I'm late to the party, as usual, but I just discovered the Atlantic Wire's "Media Diet" feature this week. And all I have to say is this: HOW COOL IS THAT?
No, I have more. It's astounding how much some of these people read. I am considered a manic reader among my small circles, but I can't hold a candle to these folks—or most of them, anyhow.
So without further ado: here's my media diet. It's sort of shameful.
I focus my reading on books—last year I read sixty, and I'm on track to read fewer but still many this year. But as I say that, I realize that I read a LOT of other sources of news.
I don't have a set morning media routine, though I've been trying to establish one. I have fantasies of waking up and reading a paper copy of the New York Times over a cup of coffee; unfortunately this won't happen until we have a kitchen table and I can get up at the same time each day without disrupting Tom (a feat, when you live in a studio apartment).
Instead, on a good day, I check the NYTimes headlines and Twitter for anything interesting in the morning, then grab my Kindle on the way out the door and catch up on The Millions and anything I saved to Instapaper the day before (which I have set up to automatically email to my Kindle overnight) while on the subway.
If I'm not in a giant rush, I usually will have also checked my Google Reader before I leave, and I continue to check it throughout the day. Recently, I set up a Google homepage; I'm not in love with it, but I am in love with the way it lets me quickly peruse and read the pieces I'm interested in (and open the ones I want to read later in a browser tab), while quickly discarding everything else.
I find that the blogs associated with magazines and newspapers are usually the best, probably because the people who write from them are often paid writers to begin with! I make sure to read the NYTimes arts headlines, a handful of news sites, and a bunch of blogs on various topics—academia, pedagogy, technology, fashion, art, film, and so on. I probably read one out of every fifty articles that come through my Google Reader feed, but it does help me to stay in the loop with minimum fuss and distraction. And some of them I follow on Twitter instead of Google Reader for various reasons—Slate, DoubleX, a couple of the NYTimes and New Yorker blogs, Harper's, and so on.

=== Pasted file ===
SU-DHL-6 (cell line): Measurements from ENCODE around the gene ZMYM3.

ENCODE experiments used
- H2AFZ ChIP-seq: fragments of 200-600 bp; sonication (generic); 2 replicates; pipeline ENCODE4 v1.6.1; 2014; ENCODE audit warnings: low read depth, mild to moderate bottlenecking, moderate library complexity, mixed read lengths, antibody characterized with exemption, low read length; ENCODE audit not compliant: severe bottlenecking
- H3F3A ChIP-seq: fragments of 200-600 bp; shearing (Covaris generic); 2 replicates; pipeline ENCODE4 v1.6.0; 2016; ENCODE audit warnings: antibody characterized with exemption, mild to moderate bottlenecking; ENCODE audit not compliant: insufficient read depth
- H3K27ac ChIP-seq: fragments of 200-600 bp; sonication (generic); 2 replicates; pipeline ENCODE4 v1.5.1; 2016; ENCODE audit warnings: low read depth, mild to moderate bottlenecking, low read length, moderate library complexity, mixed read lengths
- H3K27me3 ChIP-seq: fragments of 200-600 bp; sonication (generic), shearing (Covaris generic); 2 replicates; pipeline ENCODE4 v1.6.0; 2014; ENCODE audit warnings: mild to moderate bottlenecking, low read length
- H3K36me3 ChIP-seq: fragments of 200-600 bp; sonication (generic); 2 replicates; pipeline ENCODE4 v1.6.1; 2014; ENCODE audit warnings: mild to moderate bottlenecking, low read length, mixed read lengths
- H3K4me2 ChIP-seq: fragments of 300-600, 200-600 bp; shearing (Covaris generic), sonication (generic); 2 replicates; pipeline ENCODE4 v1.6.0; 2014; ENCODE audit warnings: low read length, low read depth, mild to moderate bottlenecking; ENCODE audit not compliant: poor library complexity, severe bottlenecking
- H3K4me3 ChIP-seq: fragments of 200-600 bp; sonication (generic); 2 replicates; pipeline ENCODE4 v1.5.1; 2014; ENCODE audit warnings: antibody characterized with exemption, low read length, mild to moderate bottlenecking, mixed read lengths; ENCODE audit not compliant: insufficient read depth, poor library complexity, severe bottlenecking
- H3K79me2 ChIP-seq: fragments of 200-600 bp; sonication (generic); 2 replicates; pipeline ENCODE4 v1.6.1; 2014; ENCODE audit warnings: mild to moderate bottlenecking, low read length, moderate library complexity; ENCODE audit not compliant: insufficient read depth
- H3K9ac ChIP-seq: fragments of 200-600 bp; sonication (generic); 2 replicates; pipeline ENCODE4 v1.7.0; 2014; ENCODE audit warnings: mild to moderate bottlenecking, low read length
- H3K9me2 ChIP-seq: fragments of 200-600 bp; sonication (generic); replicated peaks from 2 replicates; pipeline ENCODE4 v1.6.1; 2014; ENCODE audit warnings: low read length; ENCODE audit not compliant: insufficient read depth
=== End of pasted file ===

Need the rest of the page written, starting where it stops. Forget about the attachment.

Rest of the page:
I also get a surprising amount of the articles I read from pieces that friends post on Facebook. Since I hide the vast majority of "friends" from my Facebook stream, I really only see articles I'd be interested in anyhow.
Every day is markedly different for me—I'm in two different offices and at home one day—but I try to check sites a few times a day and save articles to Instapaper (or sometimes print them out) that I want to read later. I try to catch up on those over lunch or in the subway.
At night I read books. I used to read books in the subway, but my commute is simply not long enough and the experience is painfully disjointed. I usually have two or three books going—a novel, a nonfiction book of some kind, and sometimes a book of poetry, short stories, or essays to pick up and read for a brief period of time. Most of my book reading happens on the weekends over brunch on Saturday and Sunday, though. If we're not otherwise occupied in the evenings, we're usually catching up on a movie or a show like The Wire.
I got out of the habit of reading magazines regularly in grad school but hope to pick it up again soon, as there are some changes coming down the pipe. We subscribe to The New Yorker, The Atlantic, Harper's, Poets and Writers, The Paris Review, Image, Books & Culture, and The Hedgehog Review, and recently New York Magazine started showing up, though neither of us recall subscribing. I subscribe to the web version of The Chronicle of Higher Education and read it whenever time allows. I also get Real Simple, Body & Soul, and Lucky, for kicks. But I rarely read most of these in anything resembling their entirety; I'm really lucky if I read one article from The New Yorker before the next issue comes. The only periodical I truly read cover-to-cover is Comment, but you can imagine why that is!
And there's a lot of articles and printouts I end up carrying around and reading to prep for class. This is far too spastic for my taste, and I have to come up with a better way of doing it . . . but I haven't, yet. My life is not consistent enough. (I suppose if I went to the gym instead of running outside, but that seems like the wrong kind of trade-off.)
I do watch TV, but only on the computer via Hulu or on DVD. Lately we're finishing the fourth season of The Wire, which is essential viewing. And for fluff, I watch 30 Rock, The Office, Parks & Recreation, and Community (the best new show on television!). When I have extra time I binge on The Daily Show.
And I think it counts that I listen to a number of podcasts religiously: This American Life while I do laundry and housework, usually on Wednesdays; The New Yorker Out Loud while I'm walking to and from the subway; The New Yorker Fiction, which is only monthly and so pretty easy to keep up with; and a cast of rotating characters including RadioLab, The Treatment, The Moth, and the Books & Culture podcast if I have enough time. Not a podcast, but audio and always an essential and often a regulating part of my media diet: Mars Hill Audio. (When I was in college, I worked for a woman who streamed NPR all day while she worked on web design, and I really, really miss that, all these years later. I hope to go back to it some day.)
I don't even realize all I'm consuming, and believe it or not, I've consciously cut it down. I'm a writer and a teacher, and so I need to be at least attempting to make as much culture as I'm consuming. But I get tired when I enumerate it all, sporadic as it is. So instead, I ask, what's your media diet?